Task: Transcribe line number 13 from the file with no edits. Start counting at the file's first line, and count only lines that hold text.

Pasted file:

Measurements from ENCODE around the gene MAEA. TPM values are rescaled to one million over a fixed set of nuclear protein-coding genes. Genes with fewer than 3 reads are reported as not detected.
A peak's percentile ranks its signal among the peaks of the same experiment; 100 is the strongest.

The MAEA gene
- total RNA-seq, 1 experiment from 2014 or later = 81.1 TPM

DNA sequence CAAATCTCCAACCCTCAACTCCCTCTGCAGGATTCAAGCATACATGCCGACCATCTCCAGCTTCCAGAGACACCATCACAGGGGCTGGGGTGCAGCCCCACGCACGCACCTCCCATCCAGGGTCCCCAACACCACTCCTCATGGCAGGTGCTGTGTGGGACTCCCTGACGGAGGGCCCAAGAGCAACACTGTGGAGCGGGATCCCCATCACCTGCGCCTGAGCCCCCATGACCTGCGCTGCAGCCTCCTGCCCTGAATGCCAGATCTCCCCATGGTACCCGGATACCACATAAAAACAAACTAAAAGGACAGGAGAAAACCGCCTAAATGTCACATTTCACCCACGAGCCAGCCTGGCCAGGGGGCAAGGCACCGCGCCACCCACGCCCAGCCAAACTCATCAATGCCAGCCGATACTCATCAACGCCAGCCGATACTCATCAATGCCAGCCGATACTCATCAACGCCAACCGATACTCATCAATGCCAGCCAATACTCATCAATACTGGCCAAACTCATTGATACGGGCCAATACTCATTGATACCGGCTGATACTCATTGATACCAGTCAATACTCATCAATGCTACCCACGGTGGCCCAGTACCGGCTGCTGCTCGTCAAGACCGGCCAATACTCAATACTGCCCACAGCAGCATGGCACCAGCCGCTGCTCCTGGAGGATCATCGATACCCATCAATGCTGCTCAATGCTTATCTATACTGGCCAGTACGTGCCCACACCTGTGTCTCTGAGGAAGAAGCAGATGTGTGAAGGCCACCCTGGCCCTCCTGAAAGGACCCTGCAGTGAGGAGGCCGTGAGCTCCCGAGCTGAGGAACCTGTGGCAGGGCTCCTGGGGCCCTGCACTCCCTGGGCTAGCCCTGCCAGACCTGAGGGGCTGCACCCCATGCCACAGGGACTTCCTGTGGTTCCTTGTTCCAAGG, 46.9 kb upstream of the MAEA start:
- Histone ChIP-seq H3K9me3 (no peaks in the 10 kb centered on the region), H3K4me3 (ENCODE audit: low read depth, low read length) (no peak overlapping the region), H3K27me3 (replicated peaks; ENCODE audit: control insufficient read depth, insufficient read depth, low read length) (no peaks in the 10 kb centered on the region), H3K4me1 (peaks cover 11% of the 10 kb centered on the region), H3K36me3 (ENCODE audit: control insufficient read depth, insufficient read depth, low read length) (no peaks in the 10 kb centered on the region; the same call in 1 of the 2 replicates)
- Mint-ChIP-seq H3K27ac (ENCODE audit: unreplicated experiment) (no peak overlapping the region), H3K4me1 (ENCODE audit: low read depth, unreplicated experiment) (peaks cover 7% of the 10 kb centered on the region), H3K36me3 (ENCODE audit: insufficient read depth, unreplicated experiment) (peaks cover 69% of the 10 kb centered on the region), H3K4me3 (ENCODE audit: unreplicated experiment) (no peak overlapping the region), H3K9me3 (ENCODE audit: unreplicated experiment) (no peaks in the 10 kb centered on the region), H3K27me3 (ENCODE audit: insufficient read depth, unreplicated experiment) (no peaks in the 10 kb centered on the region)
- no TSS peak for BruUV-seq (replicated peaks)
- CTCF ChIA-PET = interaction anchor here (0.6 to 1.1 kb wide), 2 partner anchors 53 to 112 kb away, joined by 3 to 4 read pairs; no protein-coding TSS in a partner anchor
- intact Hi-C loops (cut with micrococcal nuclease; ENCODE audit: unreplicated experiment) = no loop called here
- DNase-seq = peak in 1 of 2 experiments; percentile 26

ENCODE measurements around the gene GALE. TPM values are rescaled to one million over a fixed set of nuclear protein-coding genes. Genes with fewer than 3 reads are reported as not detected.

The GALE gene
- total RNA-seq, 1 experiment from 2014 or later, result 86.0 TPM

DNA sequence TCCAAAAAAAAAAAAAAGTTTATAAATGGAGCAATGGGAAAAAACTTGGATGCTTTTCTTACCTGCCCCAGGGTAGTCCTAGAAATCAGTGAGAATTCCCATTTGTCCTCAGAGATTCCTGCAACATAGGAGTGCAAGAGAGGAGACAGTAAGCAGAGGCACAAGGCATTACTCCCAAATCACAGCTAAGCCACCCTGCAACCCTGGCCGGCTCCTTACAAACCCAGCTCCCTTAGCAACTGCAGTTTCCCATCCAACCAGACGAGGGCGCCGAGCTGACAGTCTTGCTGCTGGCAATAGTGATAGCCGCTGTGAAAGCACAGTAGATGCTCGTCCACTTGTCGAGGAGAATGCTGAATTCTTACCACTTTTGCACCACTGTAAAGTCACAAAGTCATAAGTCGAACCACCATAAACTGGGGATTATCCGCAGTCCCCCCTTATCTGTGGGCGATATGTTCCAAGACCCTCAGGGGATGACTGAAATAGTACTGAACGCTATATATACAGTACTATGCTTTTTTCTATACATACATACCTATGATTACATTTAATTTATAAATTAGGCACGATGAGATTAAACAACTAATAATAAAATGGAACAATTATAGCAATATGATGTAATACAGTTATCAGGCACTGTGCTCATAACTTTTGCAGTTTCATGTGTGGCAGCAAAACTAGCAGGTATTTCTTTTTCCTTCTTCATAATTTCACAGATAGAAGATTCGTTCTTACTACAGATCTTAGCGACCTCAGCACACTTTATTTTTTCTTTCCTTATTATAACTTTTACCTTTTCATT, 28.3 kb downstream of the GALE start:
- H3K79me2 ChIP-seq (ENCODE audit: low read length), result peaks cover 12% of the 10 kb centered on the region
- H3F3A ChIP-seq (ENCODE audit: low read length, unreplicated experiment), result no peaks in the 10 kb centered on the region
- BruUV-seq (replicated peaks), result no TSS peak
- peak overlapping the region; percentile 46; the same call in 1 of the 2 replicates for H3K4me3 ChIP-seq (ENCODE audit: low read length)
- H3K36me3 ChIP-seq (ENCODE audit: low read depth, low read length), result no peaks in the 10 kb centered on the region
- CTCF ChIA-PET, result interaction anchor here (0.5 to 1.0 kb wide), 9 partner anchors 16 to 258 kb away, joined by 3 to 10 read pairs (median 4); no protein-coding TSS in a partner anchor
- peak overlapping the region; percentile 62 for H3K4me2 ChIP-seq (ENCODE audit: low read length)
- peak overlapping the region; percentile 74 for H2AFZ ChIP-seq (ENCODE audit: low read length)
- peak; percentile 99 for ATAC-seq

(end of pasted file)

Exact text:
The GALE gene